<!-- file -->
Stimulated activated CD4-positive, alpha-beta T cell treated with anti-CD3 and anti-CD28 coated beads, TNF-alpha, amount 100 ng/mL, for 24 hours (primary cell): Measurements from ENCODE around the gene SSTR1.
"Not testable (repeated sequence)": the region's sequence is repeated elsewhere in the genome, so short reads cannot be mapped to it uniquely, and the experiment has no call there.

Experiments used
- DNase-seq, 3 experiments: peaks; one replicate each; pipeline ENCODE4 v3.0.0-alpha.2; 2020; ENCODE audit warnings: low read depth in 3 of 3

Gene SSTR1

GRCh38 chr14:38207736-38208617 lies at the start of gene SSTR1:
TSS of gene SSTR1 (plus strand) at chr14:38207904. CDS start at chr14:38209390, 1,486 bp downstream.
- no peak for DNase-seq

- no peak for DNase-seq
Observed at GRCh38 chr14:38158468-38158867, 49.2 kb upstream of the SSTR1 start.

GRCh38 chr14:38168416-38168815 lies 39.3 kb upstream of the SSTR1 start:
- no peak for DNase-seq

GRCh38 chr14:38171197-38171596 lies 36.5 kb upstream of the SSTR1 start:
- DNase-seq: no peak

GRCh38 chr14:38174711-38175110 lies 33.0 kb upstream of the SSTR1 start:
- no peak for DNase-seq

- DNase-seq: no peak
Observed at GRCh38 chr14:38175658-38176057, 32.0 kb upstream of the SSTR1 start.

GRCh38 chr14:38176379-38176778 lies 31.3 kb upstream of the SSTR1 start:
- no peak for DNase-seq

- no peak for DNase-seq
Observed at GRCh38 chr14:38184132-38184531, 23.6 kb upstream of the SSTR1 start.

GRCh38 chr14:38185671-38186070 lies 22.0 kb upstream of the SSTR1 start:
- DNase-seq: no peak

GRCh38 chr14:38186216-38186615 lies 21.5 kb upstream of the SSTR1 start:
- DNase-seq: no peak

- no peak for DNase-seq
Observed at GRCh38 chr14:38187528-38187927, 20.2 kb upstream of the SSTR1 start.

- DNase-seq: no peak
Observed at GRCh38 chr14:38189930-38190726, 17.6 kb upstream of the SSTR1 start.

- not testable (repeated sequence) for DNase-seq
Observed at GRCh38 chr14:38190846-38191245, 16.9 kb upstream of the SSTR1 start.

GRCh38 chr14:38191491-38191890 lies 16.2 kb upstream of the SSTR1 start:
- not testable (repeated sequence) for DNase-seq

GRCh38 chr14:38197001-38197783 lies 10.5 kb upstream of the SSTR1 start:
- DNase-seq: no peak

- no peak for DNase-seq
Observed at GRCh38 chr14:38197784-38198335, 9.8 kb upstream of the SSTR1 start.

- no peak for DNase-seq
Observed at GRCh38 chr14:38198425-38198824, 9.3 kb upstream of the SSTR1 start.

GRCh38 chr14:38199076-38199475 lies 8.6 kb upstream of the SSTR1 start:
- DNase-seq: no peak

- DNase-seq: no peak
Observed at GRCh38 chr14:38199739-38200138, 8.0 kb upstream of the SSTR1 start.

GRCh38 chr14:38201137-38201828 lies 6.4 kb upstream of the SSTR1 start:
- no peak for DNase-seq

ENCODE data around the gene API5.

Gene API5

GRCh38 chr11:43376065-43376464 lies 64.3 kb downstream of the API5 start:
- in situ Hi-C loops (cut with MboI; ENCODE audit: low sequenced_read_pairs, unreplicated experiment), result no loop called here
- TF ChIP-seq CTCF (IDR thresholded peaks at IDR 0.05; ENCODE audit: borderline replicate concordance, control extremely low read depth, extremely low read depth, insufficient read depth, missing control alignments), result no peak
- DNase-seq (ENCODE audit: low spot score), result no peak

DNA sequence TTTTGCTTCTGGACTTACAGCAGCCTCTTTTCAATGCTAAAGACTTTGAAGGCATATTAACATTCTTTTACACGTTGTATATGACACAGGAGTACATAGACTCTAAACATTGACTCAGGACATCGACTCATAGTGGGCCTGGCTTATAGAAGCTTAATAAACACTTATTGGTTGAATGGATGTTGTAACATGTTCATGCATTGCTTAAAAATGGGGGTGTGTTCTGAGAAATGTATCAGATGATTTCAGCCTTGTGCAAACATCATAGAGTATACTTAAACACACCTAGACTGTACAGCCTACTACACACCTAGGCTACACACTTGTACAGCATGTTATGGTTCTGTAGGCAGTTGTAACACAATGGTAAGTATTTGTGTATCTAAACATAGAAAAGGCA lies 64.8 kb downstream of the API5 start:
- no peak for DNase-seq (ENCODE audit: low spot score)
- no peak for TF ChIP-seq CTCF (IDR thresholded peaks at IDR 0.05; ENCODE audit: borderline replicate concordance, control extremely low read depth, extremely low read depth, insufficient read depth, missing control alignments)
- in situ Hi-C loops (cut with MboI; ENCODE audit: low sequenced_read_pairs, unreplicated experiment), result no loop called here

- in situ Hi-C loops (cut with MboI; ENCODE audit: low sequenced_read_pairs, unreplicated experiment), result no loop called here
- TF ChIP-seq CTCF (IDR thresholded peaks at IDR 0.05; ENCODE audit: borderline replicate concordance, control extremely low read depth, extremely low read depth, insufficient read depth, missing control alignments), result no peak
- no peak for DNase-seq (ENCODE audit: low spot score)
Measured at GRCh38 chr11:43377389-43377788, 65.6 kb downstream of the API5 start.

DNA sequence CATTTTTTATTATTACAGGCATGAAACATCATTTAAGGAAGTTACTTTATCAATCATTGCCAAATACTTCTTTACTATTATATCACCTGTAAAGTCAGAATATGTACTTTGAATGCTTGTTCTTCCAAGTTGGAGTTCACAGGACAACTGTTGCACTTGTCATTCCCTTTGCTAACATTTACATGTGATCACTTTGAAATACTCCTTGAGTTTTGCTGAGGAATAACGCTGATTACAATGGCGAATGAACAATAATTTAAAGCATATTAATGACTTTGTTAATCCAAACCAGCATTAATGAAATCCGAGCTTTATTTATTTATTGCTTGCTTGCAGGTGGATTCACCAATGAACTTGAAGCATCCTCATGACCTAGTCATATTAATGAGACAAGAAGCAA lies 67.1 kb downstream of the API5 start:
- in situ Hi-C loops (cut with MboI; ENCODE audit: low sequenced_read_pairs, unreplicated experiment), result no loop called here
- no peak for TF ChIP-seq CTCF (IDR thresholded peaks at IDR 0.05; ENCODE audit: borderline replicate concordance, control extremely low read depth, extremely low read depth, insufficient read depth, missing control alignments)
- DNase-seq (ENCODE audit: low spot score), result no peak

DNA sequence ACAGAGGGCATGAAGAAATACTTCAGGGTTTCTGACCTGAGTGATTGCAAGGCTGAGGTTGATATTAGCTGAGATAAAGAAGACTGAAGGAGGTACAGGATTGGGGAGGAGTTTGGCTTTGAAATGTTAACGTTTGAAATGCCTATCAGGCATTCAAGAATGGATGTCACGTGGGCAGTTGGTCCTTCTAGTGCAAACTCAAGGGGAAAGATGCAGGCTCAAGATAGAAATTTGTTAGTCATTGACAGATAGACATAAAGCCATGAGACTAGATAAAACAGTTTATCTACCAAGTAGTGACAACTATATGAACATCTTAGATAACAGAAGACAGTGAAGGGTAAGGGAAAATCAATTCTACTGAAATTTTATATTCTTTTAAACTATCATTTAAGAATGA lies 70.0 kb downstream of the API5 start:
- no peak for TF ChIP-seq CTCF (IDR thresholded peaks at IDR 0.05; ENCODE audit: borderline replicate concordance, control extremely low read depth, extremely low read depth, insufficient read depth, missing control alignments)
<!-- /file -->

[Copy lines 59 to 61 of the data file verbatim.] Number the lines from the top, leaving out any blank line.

- no peak for DNase-seq (ENCODE audit: low spot score)
Measured at GRCh38 chr11:43377389-43377788, 65.6 kb downstream of the API5 start.

DNA sequence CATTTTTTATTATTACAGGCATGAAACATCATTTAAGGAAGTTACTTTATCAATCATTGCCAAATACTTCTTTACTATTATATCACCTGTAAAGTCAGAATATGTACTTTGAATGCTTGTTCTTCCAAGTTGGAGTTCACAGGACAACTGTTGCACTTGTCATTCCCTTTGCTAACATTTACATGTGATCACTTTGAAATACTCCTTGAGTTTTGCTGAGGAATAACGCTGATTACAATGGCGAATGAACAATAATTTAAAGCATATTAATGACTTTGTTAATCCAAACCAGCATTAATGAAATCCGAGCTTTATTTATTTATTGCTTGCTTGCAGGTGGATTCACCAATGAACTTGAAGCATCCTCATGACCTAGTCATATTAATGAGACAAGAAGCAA lies 67.1 kb downstream of the API5 start: